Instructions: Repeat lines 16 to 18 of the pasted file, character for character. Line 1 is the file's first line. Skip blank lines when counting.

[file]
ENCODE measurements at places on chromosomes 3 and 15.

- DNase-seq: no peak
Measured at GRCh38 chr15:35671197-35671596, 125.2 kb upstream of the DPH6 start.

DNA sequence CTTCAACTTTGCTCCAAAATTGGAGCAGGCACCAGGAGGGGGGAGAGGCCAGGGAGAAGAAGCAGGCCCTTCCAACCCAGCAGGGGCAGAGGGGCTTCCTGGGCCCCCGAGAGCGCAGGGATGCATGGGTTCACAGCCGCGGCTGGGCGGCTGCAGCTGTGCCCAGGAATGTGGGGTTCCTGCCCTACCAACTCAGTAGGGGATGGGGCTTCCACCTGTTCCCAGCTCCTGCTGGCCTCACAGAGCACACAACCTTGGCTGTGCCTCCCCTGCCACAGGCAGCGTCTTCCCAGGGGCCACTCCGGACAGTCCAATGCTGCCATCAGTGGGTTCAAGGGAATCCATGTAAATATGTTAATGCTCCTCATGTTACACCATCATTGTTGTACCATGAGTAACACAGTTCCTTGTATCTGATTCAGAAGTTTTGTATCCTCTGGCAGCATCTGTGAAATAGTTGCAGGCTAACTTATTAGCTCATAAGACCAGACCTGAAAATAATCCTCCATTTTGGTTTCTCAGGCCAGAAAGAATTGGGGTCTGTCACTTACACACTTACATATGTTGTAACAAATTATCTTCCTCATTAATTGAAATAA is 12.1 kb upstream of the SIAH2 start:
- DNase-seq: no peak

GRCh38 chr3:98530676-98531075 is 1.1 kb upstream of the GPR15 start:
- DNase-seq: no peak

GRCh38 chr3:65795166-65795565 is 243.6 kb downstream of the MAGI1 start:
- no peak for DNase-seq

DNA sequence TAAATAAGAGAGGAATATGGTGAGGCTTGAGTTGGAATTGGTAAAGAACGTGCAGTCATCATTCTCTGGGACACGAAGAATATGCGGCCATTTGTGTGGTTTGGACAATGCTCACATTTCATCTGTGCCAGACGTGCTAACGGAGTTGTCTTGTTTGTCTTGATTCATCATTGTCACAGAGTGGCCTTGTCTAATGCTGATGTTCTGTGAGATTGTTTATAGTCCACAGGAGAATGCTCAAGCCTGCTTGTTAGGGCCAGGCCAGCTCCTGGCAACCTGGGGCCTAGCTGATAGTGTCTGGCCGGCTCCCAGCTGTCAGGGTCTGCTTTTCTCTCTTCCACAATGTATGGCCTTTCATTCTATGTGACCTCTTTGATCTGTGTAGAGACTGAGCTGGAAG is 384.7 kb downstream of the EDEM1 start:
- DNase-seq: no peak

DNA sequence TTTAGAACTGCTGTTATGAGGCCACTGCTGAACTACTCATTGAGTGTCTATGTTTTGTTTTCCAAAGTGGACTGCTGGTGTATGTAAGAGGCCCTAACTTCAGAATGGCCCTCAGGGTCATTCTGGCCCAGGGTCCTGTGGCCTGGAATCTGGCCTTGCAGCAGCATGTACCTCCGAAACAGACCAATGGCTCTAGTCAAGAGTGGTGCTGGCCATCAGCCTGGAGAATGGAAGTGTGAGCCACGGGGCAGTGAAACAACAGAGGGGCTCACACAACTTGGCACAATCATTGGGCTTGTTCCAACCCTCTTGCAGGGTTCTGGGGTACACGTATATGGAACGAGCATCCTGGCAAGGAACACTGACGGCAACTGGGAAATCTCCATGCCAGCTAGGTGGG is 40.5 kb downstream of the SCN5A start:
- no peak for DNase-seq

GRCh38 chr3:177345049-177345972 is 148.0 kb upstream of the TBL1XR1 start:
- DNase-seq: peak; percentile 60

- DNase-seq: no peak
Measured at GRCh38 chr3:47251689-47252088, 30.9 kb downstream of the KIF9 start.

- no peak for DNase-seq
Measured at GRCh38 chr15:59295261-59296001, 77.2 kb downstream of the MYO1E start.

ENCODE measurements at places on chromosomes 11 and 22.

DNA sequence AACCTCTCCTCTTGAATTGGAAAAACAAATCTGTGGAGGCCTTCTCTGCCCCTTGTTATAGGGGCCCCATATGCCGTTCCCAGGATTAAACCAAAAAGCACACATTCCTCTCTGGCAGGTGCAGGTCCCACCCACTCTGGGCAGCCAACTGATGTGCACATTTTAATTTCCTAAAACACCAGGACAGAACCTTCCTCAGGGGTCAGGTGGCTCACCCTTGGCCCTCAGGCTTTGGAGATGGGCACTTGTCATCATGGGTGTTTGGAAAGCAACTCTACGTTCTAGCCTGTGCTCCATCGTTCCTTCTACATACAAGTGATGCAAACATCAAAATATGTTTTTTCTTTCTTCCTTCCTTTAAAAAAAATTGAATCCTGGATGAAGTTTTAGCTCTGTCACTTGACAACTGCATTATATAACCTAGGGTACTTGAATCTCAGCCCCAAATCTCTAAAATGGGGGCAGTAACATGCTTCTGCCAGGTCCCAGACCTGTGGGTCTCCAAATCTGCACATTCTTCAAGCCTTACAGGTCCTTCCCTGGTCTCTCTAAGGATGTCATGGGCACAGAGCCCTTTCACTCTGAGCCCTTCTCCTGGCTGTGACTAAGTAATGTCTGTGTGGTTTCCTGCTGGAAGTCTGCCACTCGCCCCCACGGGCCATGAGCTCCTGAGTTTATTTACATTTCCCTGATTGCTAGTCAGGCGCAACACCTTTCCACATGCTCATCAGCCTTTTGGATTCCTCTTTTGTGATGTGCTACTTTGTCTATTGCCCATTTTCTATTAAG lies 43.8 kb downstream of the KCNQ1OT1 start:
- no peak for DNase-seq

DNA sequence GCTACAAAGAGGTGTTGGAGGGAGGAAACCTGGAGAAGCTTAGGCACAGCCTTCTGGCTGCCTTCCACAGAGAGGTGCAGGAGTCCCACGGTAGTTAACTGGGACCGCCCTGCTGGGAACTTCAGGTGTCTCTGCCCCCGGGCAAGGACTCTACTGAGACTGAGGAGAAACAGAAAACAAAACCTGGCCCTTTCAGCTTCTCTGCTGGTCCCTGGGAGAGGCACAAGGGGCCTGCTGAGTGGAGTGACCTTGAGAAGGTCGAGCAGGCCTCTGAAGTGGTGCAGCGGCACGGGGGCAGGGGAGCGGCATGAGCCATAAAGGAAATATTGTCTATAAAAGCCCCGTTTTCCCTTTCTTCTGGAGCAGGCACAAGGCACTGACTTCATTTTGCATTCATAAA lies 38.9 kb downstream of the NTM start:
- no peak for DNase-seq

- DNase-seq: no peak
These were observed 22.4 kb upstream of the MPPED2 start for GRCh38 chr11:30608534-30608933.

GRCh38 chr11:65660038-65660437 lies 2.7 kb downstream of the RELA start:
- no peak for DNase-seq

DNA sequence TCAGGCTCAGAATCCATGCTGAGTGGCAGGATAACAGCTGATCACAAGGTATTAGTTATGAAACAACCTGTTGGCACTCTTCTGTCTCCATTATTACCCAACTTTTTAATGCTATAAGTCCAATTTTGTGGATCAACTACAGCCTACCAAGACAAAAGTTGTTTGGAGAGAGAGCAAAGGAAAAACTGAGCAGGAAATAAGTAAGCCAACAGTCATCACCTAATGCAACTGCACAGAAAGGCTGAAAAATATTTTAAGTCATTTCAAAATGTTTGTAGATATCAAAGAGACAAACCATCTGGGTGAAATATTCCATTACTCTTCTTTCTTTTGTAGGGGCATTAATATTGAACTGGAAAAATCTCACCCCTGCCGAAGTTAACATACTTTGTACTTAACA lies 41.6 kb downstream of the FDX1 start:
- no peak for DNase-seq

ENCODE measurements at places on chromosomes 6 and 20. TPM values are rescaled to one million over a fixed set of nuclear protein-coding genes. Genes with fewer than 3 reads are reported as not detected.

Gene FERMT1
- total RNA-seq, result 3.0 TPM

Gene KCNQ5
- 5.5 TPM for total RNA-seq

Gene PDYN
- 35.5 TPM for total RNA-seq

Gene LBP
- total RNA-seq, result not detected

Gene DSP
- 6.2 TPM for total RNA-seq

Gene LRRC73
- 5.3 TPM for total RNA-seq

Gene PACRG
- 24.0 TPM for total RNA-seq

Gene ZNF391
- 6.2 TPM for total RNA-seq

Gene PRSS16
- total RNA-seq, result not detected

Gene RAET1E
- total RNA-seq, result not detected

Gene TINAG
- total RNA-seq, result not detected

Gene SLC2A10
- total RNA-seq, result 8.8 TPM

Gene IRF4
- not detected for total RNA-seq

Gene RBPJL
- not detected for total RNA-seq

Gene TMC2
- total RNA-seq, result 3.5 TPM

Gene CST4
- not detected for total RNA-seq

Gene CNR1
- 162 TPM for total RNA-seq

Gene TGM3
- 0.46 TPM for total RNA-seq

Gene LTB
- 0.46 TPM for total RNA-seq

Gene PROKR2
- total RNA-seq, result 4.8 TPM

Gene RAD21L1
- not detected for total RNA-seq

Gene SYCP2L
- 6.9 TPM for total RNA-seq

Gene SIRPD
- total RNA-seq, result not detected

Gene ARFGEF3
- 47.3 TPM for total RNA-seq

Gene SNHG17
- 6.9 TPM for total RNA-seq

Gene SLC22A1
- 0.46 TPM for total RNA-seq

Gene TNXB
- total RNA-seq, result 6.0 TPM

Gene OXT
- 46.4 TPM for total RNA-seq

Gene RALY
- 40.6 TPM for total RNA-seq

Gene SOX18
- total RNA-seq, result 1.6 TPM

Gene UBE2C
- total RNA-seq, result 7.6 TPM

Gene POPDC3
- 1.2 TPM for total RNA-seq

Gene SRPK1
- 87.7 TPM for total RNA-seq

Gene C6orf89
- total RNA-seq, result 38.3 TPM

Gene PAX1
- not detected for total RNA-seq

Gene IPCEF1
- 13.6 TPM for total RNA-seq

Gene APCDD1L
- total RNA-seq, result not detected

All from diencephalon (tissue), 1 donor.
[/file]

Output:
- DNase-seq: no peak
Measured at GRCh38 chr3:47251689-47252088, 30.9 kb downstream of the KIF9 start.

- no peak for DNase-seq